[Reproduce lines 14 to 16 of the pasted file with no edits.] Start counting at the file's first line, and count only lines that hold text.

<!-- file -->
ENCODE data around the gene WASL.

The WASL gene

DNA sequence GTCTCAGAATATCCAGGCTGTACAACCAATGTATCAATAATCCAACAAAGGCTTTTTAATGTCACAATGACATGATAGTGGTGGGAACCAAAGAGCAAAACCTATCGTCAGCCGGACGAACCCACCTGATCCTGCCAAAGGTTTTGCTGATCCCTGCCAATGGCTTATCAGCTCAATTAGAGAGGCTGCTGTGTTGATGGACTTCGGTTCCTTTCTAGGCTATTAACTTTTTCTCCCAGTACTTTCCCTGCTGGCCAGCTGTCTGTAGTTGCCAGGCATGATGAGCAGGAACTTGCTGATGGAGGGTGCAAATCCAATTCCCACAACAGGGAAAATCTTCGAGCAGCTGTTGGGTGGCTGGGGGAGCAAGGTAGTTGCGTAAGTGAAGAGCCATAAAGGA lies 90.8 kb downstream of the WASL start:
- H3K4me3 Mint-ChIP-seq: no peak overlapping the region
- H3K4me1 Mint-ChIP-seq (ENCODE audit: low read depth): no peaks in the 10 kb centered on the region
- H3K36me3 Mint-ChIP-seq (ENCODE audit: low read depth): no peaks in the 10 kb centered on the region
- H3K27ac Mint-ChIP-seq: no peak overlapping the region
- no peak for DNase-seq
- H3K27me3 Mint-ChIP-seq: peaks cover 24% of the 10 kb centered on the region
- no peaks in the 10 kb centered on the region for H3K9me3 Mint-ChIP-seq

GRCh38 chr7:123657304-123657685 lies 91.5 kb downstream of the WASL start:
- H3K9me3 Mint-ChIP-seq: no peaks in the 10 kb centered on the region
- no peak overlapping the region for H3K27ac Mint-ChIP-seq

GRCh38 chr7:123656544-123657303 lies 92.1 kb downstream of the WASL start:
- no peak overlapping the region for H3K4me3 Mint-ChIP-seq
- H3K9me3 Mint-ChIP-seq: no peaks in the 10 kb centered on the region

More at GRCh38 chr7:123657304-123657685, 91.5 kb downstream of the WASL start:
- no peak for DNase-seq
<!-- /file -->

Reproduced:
GRCh38 chr7:123656544-123657303 lies 92.1 kb downstream of the WASL start:
- no peak overlapping the region for H3K4me3 Mint-ChIP-seq
- H3K9me3 Mint-ChIP-seq: no peaks in the 10 kb centered on the region